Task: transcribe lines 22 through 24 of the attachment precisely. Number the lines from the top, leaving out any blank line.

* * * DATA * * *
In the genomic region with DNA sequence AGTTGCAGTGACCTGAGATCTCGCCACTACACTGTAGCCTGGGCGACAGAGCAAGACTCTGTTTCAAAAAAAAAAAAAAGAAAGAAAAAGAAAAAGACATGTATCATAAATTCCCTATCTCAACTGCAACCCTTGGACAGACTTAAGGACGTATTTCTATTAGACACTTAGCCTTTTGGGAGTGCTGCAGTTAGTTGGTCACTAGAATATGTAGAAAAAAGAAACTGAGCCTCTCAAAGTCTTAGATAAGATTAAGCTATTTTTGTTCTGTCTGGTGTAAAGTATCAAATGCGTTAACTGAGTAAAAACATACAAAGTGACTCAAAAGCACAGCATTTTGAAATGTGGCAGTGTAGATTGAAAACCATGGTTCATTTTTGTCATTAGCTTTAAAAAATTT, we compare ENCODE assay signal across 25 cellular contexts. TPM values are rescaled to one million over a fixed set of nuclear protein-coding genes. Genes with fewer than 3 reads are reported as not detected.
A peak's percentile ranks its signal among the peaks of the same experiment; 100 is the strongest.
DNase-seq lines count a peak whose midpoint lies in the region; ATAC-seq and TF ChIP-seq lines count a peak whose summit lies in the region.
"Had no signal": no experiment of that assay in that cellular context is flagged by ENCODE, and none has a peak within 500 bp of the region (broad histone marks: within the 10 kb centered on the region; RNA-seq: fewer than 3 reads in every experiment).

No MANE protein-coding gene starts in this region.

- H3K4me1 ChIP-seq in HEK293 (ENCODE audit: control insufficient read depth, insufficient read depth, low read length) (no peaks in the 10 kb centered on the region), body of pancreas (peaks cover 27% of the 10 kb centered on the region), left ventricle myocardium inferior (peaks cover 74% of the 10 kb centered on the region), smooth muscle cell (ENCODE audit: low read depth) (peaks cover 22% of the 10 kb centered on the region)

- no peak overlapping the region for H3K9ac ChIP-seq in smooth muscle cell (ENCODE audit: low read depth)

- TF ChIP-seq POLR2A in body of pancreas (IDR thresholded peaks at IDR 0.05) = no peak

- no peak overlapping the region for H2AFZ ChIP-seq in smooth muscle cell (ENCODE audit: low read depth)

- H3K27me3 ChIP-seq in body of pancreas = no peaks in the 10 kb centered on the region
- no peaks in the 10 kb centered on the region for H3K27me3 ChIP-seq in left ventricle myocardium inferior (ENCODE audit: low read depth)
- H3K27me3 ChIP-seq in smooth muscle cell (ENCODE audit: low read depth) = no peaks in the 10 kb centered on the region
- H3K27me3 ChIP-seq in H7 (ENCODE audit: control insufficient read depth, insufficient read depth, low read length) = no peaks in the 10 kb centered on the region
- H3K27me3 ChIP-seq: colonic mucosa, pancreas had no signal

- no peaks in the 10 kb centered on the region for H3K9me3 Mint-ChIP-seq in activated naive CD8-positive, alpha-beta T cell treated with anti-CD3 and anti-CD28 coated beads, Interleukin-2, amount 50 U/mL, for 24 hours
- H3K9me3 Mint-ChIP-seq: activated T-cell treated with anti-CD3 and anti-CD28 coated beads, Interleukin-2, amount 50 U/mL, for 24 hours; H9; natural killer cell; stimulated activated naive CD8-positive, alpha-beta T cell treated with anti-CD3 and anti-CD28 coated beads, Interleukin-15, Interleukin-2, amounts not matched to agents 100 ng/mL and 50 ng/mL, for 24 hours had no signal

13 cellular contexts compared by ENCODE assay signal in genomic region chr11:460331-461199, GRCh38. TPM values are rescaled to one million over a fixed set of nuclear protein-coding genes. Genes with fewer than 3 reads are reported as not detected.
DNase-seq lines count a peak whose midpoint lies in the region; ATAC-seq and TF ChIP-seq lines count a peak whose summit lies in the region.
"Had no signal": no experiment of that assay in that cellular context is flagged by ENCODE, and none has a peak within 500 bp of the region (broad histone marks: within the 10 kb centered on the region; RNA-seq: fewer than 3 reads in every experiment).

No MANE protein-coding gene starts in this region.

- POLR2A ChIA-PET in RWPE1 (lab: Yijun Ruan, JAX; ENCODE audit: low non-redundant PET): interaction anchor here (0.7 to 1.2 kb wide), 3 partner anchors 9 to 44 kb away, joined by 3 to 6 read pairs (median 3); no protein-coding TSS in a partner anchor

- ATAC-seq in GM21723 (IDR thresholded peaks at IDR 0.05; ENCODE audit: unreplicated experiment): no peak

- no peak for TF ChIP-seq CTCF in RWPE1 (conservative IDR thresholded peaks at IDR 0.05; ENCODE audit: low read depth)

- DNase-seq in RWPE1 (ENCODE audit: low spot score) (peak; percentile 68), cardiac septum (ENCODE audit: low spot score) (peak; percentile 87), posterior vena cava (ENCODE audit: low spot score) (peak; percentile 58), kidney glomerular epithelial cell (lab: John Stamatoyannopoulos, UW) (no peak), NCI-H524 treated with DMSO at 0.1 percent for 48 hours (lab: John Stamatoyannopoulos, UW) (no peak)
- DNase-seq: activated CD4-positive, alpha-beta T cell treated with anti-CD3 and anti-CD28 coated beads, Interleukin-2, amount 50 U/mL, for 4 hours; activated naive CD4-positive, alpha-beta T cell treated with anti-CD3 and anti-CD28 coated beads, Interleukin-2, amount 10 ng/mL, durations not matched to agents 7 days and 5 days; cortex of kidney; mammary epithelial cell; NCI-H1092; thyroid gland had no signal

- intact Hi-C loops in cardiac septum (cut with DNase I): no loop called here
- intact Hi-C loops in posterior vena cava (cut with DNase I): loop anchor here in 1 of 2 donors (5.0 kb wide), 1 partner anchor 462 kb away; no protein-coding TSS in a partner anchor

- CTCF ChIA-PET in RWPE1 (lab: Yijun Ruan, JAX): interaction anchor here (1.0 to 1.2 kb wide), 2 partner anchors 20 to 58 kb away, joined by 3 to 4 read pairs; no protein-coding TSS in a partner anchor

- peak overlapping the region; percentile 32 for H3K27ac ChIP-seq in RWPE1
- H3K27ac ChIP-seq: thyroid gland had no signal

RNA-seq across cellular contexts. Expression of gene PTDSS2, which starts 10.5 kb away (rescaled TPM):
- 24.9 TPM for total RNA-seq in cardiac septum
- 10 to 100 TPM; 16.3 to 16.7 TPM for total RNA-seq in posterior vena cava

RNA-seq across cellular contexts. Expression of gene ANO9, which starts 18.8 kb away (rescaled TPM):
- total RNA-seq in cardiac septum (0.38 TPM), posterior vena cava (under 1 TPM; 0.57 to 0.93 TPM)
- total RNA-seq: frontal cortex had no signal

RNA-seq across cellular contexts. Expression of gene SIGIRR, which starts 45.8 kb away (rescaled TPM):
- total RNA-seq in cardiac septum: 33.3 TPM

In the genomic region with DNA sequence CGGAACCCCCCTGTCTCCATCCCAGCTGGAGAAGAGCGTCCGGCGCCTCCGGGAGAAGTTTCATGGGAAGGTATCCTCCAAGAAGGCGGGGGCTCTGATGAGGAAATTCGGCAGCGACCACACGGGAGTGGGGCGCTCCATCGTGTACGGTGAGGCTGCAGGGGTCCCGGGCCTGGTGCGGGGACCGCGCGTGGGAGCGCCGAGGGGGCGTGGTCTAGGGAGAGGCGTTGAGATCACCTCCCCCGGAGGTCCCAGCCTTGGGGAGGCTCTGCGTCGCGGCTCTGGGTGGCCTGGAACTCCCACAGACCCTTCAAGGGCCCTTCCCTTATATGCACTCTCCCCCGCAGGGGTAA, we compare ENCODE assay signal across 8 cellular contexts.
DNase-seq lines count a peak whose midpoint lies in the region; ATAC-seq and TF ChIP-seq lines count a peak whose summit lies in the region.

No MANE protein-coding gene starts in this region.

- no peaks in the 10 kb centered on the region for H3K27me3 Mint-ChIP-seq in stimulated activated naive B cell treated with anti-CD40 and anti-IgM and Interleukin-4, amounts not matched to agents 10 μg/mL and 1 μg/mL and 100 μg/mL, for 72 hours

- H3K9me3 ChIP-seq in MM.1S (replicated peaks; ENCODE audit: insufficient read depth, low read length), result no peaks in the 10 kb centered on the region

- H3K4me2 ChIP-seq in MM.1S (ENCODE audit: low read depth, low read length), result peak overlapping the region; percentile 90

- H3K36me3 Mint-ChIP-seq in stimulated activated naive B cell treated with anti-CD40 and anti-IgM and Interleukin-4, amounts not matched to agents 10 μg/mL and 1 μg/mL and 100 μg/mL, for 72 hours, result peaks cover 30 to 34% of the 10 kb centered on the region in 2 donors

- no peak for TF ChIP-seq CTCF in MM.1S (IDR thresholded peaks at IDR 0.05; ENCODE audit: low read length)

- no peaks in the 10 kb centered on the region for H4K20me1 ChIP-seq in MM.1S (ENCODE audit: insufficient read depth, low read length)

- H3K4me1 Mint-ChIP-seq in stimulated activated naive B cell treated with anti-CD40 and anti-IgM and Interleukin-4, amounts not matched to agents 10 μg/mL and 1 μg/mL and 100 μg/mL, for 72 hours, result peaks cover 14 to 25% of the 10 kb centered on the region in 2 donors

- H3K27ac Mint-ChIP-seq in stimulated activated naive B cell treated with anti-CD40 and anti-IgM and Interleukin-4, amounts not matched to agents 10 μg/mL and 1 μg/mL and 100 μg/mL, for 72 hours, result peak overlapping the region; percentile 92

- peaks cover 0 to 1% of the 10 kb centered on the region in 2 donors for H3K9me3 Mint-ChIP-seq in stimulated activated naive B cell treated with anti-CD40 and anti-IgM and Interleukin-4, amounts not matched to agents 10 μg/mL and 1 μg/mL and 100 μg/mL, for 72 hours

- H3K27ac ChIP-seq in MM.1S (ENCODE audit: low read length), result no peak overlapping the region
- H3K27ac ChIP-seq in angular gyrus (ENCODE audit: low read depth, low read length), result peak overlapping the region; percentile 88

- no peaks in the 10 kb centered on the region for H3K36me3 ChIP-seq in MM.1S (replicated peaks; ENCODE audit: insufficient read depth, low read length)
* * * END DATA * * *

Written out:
- ATAC-seq in GM21723 (IDR thresholded peaks at IDR 0.05; ENCODE audit: unreplicated experiment): no peak

- no peak for TF ChIP-seq CTCF in RWPE1 (conservative IDR thresholded peaks at IDR 0.05; ENCODE audit: low read depth)

- DNase-seq in RWPE1 (ENCODE audit: low spot score) (peak; percentile 68), cardiac septum (ENCODE audit: low spot score) (peak; percentile 87), posterior vena cava (ENCODE audit: low spot score) (peak; percentile 58), kidney glomerular epithelial cell (lab: John Stamatoyannopoulos, UW) (no peak), NCI-H524 treated with DMSO at 0.1 percent for 48 hours (lab: John Stamatoyannopoulos, UW) (no peak)